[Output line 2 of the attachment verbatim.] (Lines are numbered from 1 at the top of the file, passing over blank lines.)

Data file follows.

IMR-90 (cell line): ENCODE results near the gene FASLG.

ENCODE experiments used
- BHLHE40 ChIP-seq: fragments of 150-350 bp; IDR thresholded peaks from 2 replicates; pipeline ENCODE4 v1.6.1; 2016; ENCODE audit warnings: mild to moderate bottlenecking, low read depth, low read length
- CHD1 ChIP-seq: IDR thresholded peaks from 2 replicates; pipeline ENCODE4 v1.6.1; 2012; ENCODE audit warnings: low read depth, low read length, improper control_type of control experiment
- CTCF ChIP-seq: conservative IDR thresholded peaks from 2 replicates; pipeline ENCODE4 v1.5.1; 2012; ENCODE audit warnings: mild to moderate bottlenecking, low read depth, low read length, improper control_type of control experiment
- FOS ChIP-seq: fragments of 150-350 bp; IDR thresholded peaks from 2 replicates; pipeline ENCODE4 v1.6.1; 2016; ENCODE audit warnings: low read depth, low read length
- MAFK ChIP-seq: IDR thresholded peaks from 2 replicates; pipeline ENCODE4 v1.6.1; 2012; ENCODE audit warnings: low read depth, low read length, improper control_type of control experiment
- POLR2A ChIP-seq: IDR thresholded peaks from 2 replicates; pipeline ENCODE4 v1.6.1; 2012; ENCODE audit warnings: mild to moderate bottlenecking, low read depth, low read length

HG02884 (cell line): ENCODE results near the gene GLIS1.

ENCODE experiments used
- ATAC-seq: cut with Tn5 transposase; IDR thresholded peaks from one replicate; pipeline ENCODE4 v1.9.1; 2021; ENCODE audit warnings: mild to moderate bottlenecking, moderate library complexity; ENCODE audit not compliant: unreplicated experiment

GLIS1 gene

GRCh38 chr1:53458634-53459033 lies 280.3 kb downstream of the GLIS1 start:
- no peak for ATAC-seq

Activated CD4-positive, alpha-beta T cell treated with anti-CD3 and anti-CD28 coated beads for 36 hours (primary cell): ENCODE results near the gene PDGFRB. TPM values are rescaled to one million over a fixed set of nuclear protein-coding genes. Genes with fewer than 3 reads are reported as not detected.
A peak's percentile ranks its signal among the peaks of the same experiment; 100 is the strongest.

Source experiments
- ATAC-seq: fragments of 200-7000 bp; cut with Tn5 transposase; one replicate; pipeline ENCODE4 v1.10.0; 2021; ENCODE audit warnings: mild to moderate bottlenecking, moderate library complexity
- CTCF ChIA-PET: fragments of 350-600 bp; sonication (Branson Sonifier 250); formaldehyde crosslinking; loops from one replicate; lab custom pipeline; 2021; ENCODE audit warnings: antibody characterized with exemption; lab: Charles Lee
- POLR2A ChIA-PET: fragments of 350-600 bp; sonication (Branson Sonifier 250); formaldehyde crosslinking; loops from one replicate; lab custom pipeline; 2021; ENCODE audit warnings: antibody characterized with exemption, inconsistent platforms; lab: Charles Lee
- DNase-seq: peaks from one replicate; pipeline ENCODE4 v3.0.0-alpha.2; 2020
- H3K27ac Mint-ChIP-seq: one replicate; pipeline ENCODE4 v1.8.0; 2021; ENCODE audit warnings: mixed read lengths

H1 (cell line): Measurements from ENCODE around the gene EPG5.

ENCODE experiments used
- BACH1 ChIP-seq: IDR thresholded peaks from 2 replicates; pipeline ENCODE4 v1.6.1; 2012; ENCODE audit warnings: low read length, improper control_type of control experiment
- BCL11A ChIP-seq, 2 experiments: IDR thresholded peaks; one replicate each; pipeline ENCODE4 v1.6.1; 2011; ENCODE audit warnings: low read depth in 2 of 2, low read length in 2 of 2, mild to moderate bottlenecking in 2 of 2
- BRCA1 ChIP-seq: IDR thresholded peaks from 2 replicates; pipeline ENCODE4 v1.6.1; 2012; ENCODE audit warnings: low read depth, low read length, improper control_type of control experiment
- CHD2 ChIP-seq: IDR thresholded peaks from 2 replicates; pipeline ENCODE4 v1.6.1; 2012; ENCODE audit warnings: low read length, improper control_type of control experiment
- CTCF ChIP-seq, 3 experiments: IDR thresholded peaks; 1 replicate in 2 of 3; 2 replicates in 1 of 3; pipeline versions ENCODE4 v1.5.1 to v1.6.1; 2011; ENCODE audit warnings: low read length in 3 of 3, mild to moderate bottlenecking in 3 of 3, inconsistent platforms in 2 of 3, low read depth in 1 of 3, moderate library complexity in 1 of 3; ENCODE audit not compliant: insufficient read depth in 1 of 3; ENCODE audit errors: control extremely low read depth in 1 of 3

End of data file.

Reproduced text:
ENCODE experiments used